Lexicon architecture pertains to the choice of basic objects and properties in the lexicon, and to the overall structure of the lexicon. More formally, it defines the relation which assigns lexical properties to lexical entries.
The term ``architecture'' generally refers to the structure of system lexica, but the term is also justified in connection with lexical database structure, particularly when more complex relational or object-oriented structures are concerned.
The basic objects in terms of which an architecture may be defined were discussed in the section on lexical information for spoken language.
The overall structure of a spoken language lexicon is determined by a range of declarative, procedural and operational criteria such as the following:
At the one extreme is the ideal notion of a fully integrated sign-based model with non-redundant specification of entries and property inheritance; in between is the efficient database management system used for large scale lexical databases (see Appendix H on DBMSs), and at the other extreme is the simple pronunciation table which is the starting point for the training of speech recognition devices.
The choice of lexicon architecture on the basis of parameters such as those listed above, and taking into account practical constraints from the actual working environment, is application specific. There is no single principle of organisation which applies to all lexica.
The closest approximation to a neutral form of spoken language lexicon organisation is a sign-based general background lexicon organised as a database with flexible access. Such a lexicon is basically knowledge acquisition oriented, and can function as a source for the specialised lexica required for different speech synthesis and recognition applications. Specialised models for sublexica which are optimised for particular applications can then be formulated, and sublexica can be automatically compiled out of the main lexicon into application-specific notations and structures.
The organisation of a lexicon determines the general properties of the formalism to be used with the lexicon. Conversely, available formalisms determine tractable forms of lexicon organisation in terms of data structures, algorithms and programming environments [Knuth (1973), Carbonell & Pierrel (1986), Rudnicky et al. (1987), Lacouture & Normandin (1993)]. Object-oriented system architectures, with local encapsulation of all aspects of representation and processing, permit the construction of hybrid systems with functionally optimised components; by analogy, the lexicon itself can be conceived as a hybrid object system if required.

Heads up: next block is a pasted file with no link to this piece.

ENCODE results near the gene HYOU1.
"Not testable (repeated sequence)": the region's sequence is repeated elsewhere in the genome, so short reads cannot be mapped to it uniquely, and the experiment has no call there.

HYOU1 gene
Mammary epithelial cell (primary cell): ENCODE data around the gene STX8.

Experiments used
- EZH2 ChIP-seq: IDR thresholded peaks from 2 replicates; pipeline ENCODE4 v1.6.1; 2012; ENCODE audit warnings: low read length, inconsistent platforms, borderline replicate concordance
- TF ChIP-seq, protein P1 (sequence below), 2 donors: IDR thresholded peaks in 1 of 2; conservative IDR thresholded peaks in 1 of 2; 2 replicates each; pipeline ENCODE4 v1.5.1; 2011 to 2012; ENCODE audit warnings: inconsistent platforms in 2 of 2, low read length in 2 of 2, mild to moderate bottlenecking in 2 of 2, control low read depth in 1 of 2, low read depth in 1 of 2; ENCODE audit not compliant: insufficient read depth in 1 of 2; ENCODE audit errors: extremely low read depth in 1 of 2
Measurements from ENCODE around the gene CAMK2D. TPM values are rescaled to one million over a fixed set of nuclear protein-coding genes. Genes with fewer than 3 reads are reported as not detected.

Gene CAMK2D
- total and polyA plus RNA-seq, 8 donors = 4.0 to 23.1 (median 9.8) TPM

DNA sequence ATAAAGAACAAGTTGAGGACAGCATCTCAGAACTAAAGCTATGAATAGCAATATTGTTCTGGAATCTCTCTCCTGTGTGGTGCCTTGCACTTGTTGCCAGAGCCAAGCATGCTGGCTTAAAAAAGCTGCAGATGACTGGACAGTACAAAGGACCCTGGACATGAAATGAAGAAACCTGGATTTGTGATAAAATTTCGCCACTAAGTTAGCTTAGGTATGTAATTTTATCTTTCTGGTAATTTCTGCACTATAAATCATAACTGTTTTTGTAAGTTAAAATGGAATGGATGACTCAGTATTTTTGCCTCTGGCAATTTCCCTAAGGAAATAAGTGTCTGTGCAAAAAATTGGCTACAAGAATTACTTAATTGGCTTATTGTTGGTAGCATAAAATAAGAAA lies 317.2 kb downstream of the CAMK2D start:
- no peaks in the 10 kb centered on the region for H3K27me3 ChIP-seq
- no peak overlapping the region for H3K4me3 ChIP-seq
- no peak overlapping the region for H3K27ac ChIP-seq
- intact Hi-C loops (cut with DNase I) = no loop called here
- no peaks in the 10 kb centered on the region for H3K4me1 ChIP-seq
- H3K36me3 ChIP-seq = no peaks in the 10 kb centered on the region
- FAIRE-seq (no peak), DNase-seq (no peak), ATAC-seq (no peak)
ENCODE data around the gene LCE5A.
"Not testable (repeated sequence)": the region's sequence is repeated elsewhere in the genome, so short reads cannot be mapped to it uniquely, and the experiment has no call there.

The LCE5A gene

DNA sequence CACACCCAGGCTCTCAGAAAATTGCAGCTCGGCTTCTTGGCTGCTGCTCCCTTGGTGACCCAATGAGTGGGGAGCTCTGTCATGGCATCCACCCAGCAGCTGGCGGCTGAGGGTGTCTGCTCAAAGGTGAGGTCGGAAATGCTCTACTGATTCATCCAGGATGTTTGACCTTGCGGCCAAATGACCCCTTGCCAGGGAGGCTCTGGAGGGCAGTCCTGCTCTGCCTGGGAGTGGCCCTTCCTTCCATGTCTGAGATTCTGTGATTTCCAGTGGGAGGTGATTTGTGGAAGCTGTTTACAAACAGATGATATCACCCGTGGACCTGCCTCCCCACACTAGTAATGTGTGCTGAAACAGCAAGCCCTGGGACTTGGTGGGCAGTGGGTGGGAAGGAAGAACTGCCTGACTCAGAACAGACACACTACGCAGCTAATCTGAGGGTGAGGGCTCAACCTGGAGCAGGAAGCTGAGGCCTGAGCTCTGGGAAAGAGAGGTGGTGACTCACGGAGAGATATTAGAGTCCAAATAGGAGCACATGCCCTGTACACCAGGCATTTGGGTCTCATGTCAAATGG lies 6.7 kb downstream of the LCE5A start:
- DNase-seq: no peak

This is in effect the situation in current speech recognition technology, in which a more or less large set of HMMs representing words, for instance, can be seen as a procedurally sophisticated lexicon with acoustically driven lookup of keys which are then used to access the main lexicon. Although the standard perspective is to see the two components as separate, they can be seen as objects which are both located in hybrid spoken language system spoken language system lexicon components.
Current research on new object-oriented interactive incremental spoken language system architectures raises many new questions about the role of a lexicon. One major question is whether the lexicon is an object (or system of objects) in its own right, or whether the lexicon is distributed over the system components and is thus a virtual lexicon, or which components of the system, e.g. morphology and word semantics, or sentence parsing and propositional semantics, interact directly. Questions such as these are the subject of ongoing basic research, and it would be premature to make specific recommendations at this point.
For a broader discussion of lexicon architectures, the work of the EAGLES Working Group on Computational Lexica should be consulted.